O.C.'s STM Inks Huge Mexican Wireless Deal


STM Wireless Inc. said Friday it has landed a 10-year contract valued at more than $100 million to provide and maintain a nationwide satellite network for telephone and data communications in Mexico.

The company's Direc-to-Phone International subsidiary, established to provide satellite-based telephone and data transmission services in developing countries, will install a minimum of 7,500 satellite phone lines in 2,500 locations throughout Mexico.

The contract is the largest in the 15-year-old company's history "and is a gigantic validation of the rural telephone system strategy they adopted two years ago," said Matt Desmond, an industry analyst with Red Chip Review in Portland.

Irvine-based STM's stock surged 19.6% Friday on news of the contract, rising $3.13 a share to close at a 52-week high of $19 in heavy trading on the Nasdaq market.

STM said its has begun to deliver and install equipment in Mexico and expects to have the basic system installed in the next two years.

Direc-to-Phone will operate it jointly with Mexican phone service provider Miditel and will provide all maintenance and service during the 10-year contract, said Paul Kinderman, STM's sales and marketing director.

The company now has about 200 employees. Kinderman said the contract is expected to create some new manufacturing jobs at STM's Irvine facility and to provide a variety of installation and service job opportunities in Mexico.

STM officials said that Miditel plans to use satellite and wireless technologies to rapidly build high-quality telecommunications facilities in major markets throughout Mexico. Private Mexican interests own 51% of Miditel and a 49% share is held by Korea Telecom, the telecommunications firm owned by the South Korean government.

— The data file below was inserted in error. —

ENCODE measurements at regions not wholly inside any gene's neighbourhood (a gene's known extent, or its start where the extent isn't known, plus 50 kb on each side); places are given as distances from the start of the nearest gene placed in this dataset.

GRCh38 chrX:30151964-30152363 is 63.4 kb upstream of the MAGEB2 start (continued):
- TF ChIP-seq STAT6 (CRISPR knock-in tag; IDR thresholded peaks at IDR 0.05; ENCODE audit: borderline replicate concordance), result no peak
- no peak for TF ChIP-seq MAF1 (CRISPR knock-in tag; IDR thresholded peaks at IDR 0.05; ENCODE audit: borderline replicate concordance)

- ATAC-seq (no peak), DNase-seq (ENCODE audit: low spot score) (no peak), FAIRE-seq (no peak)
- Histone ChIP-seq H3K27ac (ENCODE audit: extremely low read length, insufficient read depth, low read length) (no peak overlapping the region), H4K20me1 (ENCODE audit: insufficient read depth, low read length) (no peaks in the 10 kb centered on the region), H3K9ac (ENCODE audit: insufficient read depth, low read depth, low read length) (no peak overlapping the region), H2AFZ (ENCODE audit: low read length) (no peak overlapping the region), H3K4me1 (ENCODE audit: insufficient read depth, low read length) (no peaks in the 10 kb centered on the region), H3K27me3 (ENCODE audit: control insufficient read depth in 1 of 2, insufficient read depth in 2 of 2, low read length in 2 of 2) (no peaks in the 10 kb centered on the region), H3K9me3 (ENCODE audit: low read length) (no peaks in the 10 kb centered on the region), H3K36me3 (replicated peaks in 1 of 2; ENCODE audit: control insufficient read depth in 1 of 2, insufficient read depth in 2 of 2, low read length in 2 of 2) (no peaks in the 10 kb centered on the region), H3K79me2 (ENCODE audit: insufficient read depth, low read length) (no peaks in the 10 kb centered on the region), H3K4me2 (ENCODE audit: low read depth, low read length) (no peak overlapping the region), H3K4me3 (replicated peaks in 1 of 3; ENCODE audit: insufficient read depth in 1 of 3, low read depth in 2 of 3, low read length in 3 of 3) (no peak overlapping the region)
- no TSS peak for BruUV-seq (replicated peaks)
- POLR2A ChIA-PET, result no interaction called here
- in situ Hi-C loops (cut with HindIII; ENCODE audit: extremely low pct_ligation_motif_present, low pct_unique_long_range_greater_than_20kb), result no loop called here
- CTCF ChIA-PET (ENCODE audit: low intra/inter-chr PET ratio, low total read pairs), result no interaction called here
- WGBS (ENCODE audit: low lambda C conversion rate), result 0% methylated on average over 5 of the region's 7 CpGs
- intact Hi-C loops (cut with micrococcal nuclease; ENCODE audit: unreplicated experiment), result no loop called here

STM also makes and markets products for corporate communications and data networks. But it began emphasizing development of rural telephone systems two years ago after it developed a low-cost receiver-transmitter unit that makes installation of satellite-based systems economically feasible in rural areas.

Emil Youssefzadeh, STM president and chief executive, said the company intends to provide home telephone and data services in areas of the world that lack a ground-based telecommunications infrastructure and have low market penetration of basic telephone service.

"Our market is not targeted toward high-end business users requiring mobility," Youssefzadeh said. "Our focus is on users needing basic services at their home or office, and our goal is to push the technology and create a mass market by constantly improving and reducing the cost of user terminals."

The satellite system STM provides makes it possible for users to call from any remote site to any other remote site within the network, eliminating the need for a central hub. The system also permits international telephone calling, can be integrated into most existing telephone systems and enables system operators to offer caller ID and other advanced features.

For the first half of 1997, STM posted a $936,000 profit on revenue of $21.8 million. The company, which went public in 1992, lost $4.8 million last year on revenue of $34 million, but is expected to be profitable this year, Desmond said.

Company officials said the 1996 loss stemmed largely from the cost of developing new products and technologies.


Wired Up

STM Wireless' stock soared Friday after the firm announced it has signed a $100-million contract to establish a nationwide telecommunications satellite network in Mexico. Monthly closing prices and Friday's close:


Friday's close: $19.00

Source: Bloomberg News

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